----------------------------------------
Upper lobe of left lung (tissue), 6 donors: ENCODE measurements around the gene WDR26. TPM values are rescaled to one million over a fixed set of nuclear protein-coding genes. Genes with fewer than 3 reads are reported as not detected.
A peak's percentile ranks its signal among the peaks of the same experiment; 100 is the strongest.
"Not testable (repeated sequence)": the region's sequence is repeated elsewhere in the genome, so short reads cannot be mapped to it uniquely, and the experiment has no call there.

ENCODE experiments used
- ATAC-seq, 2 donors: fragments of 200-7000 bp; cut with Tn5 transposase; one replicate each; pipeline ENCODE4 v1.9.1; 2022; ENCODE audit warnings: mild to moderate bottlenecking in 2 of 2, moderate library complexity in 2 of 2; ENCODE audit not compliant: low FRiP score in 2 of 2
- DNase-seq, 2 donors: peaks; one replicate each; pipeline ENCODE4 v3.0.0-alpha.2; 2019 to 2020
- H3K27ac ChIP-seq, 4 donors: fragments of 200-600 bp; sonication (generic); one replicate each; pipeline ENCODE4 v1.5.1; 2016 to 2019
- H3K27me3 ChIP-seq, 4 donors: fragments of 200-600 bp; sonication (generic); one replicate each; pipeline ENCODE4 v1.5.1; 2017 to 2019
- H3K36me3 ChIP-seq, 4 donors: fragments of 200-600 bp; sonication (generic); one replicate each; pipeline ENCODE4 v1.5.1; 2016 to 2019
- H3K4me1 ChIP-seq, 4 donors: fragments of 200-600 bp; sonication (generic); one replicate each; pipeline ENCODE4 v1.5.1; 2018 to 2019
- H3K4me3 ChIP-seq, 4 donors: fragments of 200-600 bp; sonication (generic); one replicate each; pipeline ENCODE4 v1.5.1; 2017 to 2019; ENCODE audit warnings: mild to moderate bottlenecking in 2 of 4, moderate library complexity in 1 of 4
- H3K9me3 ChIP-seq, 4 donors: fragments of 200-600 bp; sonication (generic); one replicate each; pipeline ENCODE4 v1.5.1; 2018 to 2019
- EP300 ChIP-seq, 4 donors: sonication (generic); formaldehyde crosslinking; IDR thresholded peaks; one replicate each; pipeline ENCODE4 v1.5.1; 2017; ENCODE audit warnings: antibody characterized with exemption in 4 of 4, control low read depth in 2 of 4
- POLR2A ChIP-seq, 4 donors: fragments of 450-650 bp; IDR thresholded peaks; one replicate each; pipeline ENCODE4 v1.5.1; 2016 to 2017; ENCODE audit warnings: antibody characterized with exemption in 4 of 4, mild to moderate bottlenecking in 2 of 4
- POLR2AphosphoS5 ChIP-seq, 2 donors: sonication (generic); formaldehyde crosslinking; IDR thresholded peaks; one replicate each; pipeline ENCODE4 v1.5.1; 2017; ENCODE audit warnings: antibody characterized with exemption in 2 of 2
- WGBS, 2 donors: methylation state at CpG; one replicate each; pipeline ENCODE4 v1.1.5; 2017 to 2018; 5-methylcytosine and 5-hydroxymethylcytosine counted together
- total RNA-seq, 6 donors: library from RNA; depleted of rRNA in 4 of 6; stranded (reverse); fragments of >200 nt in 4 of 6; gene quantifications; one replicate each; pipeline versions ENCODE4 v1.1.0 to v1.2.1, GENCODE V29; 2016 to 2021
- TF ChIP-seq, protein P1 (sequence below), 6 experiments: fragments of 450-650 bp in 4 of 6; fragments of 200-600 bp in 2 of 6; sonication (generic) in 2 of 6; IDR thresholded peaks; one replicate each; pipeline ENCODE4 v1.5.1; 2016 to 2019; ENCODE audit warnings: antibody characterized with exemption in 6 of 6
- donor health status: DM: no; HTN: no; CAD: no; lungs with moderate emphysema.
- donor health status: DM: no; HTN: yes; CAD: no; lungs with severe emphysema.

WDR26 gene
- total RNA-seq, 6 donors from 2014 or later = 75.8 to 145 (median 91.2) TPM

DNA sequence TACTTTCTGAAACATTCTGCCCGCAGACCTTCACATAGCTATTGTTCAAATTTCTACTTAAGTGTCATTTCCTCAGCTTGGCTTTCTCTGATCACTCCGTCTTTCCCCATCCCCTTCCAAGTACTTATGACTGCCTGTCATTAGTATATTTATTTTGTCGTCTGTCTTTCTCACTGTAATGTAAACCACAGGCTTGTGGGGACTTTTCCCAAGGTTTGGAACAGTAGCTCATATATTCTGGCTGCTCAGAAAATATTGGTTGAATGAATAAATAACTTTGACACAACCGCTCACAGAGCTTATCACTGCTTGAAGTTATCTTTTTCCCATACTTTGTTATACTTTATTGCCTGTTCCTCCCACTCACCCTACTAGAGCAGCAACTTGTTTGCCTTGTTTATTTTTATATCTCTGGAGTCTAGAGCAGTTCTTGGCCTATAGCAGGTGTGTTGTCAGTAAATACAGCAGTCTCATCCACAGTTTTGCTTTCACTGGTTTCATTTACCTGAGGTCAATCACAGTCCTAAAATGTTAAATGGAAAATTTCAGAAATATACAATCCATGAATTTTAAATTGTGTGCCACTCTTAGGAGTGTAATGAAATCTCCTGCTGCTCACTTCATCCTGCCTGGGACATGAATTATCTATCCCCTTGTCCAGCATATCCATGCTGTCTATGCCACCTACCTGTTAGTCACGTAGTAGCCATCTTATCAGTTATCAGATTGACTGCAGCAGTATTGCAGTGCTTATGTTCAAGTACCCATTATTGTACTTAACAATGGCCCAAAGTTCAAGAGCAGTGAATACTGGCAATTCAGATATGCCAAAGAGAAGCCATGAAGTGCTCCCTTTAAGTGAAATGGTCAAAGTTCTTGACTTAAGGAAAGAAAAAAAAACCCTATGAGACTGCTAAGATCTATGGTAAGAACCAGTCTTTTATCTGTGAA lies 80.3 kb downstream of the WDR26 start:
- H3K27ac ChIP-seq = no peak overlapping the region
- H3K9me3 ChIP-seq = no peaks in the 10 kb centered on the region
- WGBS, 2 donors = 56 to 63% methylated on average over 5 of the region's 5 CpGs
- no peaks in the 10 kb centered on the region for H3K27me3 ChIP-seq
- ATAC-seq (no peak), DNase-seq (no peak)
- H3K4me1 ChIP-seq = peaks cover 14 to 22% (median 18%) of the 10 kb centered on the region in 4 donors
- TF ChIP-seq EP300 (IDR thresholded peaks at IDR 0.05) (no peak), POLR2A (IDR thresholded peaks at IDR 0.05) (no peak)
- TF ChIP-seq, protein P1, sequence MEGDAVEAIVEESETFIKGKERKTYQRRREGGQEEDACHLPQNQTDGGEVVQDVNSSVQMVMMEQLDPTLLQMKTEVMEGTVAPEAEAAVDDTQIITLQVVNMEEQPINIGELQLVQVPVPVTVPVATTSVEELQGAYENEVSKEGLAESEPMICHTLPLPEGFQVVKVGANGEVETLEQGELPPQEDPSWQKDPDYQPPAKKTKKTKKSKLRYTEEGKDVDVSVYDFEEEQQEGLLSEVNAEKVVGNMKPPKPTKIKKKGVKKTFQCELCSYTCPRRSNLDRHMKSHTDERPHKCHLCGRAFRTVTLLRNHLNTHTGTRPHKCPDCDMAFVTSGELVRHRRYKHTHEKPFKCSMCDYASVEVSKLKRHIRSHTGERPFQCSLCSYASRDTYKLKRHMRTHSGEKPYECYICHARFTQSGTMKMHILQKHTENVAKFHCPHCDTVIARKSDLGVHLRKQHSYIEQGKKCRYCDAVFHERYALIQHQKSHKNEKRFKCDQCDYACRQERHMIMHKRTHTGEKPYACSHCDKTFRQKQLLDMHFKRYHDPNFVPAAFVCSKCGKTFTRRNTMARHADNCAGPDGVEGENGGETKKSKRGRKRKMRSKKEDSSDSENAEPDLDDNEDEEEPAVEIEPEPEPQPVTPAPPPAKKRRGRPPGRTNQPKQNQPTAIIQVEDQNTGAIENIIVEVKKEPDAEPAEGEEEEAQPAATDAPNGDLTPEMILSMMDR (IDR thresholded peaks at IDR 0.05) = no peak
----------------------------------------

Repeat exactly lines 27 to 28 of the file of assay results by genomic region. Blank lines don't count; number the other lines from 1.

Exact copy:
- no peaks in the 10 kb centered on the region for H3K27me3 ChIP-seq
- ATAC-seq (no peak), DNase-seq (no peak)